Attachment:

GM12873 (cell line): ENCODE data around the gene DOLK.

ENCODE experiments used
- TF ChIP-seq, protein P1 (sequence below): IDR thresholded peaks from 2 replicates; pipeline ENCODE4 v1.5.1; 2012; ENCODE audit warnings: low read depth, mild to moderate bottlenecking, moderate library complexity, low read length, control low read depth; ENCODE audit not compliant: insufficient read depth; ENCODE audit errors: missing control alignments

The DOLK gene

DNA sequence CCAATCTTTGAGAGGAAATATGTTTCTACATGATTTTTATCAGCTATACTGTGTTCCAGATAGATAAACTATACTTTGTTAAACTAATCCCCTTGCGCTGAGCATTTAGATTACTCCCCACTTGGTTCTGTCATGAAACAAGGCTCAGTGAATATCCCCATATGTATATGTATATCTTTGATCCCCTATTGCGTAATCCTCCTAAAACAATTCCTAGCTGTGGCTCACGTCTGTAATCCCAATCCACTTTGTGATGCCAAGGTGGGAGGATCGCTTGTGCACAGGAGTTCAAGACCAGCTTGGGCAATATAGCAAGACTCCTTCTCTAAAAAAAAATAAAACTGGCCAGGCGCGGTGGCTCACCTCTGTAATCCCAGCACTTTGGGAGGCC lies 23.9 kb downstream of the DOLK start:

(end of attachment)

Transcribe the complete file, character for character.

GM12873 (cell line): ENCODE data around the gene DOLK.

ENCODE experiments used
- TF ChIP-seq, protein P1 (sequence below): IDR thresholded peaks from 2 replicates; pipeline ENCODE4 v1.5.1; 2012; ENCODE audit warnings: low read depth, mild to moderate bottlenecking, moderate library complexity, low read length, control low read depth; ENCODE audit not compliant: insufficient read depth; ENCODE audit errors: missing control alignments

The DOLK gene

DNA sequence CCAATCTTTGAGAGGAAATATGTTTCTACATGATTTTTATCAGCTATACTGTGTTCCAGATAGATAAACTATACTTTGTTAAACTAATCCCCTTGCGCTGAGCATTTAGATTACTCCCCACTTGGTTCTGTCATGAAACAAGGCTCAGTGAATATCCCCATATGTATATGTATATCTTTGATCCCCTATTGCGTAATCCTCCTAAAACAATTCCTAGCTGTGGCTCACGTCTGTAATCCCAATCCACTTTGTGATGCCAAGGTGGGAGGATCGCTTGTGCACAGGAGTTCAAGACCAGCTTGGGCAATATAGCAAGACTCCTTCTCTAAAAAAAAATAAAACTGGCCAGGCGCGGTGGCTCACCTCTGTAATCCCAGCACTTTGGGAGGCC lies 23.9 kb downstream of the DOLK start: